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December 1, 2004 War. It's good for absolutely nothing.
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September 18, 2003 Rules for engaging a reporter
What are the flacks in the public relations offices teaching their clients these days? It's certainly not how to talk to the press. [ more ]

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Rules for engaging a reporter

What are the flacks in the public relations offices teaching their clients these days? It's certainly not how to talk to the press.

September 18, 2003

The rules of engagement are quite simple, really. But for some reason sources are woefully ignorant of them. (Some journalists are willingly uninformed of these rules, as well. Take for instance the case of former New York Times reporter Jayson Blair, who went as far as to invent conversations with unnamed sources and pretended to be in places he never was. The guy should start publishing fiction.)

But I digress. For those publicists and people on the quote circuit who want to make sure they're quoted accurately and fairly, here are the rules of the game:

  • Rule 1: Anything you say to a reporter is on the record, i.e., fair game for being quoted in an article, unless you tell the reporter otherwise— ahead of time.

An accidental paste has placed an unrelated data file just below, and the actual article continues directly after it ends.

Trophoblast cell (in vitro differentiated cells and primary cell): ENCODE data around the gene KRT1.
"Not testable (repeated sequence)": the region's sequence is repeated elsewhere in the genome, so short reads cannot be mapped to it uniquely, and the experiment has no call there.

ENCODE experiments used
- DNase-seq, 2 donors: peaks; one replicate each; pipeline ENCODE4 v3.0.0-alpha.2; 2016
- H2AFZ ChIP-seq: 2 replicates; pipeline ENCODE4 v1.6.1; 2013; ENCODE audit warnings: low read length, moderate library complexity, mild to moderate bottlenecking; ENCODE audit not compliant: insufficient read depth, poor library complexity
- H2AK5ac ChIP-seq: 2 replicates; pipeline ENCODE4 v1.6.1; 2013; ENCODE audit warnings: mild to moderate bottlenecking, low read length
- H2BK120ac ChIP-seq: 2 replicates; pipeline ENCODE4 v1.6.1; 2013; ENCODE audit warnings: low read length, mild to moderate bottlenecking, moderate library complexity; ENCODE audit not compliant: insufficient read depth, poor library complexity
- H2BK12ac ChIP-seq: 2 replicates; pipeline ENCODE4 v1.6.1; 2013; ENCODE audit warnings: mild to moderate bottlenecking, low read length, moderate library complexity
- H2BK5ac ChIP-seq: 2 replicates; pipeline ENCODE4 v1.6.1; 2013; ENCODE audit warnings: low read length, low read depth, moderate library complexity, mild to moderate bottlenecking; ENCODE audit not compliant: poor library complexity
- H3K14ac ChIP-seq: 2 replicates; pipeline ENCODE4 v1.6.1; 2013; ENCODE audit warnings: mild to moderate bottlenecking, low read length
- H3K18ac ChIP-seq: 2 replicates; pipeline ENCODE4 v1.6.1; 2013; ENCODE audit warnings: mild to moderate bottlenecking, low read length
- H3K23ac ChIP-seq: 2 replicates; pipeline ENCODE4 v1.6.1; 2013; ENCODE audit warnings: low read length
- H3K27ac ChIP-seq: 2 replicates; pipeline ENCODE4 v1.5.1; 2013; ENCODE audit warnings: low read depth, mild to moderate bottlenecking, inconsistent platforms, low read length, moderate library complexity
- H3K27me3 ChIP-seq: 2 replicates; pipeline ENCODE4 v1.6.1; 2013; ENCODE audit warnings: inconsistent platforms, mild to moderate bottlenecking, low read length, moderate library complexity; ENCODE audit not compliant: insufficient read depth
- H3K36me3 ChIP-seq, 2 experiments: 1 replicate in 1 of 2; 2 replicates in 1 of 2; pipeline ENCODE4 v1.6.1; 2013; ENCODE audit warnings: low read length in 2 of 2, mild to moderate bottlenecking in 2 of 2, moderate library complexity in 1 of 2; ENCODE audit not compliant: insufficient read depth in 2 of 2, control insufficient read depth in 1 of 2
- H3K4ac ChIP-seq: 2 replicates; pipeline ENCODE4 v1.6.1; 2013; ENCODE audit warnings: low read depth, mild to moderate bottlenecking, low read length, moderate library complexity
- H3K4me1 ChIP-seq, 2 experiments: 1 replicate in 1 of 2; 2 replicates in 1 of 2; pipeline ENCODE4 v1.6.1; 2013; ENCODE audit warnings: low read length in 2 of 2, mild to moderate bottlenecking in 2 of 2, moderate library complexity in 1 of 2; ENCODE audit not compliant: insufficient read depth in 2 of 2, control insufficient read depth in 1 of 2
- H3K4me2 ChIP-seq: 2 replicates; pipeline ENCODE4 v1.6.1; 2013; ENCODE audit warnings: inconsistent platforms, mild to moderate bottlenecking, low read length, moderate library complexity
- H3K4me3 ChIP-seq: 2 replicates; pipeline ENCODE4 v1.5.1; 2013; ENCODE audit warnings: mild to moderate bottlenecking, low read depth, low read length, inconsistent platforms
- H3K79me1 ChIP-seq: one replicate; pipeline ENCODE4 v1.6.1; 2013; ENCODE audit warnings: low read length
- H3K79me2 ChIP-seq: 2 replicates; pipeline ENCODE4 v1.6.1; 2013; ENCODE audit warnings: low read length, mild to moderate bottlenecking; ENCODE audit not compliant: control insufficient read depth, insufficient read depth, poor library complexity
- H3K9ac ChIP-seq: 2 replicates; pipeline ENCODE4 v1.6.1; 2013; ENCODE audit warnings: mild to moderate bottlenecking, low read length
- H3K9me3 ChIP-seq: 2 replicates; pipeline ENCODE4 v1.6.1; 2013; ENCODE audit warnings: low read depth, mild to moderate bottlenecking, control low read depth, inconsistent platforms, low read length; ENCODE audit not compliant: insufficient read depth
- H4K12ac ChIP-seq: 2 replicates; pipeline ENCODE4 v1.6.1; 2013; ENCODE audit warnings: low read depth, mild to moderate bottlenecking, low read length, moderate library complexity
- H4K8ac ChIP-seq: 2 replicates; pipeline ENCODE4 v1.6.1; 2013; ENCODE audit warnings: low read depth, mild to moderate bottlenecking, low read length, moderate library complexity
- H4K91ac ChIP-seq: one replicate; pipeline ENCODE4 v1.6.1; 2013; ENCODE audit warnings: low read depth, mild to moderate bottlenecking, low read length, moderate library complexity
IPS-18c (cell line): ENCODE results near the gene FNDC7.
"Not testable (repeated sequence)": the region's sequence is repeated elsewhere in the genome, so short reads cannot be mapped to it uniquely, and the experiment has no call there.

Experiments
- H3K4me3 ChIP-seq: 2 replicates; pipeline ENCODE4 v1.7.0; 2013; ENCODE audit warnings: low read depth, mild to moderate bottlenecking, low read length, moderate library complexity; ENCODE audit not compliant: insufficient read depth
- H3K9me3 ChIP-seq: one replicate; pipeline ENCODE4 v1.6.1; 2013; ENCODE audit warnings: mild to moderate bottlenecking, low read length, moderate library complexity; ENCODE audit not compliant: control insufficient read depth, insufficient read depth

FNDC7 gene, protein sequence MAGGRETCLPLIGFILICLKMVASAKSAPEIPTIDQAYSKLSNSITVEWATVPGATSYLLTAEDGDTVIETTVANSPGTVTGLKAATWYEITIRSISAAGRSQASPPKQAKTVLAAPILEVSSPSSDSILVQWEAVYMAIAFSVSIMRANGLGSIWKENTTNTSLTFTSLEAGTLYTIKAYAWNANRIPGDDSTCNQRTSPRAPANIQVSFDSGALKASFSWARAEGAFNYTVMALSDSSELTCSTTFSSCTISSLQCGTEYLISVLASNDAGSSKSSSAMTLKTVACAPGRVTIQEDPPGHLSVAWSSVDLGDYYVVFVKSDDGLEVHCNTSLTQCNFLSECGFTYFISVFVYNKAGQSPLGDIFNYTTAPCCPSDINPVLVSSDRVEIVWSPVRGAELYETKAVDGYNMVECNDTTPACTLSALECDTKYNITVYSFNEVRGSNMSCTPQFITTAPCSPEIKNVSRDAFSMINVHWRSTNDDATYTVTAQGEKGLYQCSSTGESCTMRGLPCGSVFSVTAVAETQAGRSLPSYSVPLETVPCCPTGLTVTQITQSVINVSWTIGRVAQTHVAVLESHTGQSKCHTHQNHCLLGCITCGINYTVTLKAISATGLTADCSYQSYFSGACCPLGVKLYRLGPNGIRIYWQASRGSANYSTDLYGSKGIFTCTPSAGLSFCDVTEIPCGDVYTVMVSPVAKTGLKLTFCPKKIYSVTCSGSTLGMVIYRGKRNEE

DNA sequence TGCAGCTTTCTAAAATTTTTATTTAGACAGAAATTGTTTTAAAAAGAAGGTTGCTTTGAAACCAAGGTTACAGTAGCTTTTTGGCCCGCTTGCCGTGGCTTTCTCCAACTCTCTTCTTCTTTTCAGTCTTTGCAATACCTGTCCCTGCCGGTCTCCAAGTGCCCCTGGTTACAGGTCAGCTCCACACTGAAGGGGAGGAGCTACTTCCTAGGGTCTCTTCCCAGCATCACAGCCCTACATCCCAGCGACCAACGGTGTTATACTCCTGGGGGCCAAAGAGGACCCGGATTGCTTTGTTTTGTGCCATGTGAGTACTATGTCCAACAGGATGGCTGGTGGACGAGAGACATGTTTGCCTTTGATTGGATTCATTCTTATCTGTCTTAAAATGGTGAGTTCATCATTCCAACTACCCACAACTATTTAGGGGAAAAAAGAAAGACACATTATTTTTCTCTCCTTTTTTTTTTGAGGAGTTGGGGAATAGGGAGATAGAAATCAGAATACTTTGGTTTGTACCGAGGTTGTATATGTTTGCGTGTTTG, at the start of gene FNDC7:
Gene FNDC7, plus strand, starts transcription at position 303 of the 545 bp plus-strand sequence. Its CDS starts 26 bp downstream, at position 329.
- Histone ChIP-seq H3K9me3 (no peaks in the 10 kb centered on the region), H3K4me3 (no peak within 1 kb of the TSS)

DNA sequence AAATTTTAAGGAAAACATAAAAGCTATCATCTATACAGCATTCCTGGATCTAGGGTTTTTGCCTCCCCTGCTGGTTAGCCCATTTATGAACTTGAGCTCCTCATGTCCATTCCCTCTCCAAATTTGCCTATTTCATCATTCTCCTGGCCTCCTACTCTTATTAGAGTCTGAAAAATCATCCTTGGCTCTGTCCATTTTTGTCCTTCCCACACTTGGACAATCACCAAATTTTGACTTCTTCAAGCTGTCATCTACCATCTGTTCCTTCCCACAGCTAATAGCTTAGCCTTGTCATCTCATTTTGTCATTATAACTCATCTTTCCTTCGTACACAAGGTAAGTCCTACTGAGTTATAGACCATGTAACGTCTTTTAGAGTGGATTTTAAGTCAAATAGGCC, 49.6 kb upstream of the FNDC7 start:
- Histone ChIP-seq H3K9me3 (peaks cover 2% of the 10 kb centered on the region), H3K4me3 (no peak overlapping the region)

• Rule 2: This, like many things in life is negotiable— to a point.

A source can request many things; the key is to ask for agreement with the reporter before granting the interview, not afterwards. Otherwise the reporter has no obligation to honor your request, which when denied can lead to a very ugly conversation indeed.

That said, the requests have to be reasonable. I recall one fellow who demanded (yes, demanded) that he retain copyright to any and all things he said to me. I had to explain to this poor undiscovered genius that even I don't retain the copyright to many of my published works, so couldn't possibly grant his request. I then declined to interview him figuring he'd require too much care and feeding.

A more reasonable request is to review your quotes or paraphrases of what you've said. The review could take place immediately following the interview or before the article is published, by phone or in writing.

A source can also ask to review the completed article prior to publication. But many reporters and their editors don't go for this. It means more work for journalists, who are always pressed by deadlines. It can also mislead the source into thinking they have the final edit before an article is published, which of course, they do not.

In the end, it all comes down to respect of one another— journalist and source. Don't ask me to grant you copyright to what you've told me and I won't fabricate conversations with you. And you can quote me on that. -David Southgate

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david southgate
writing for living.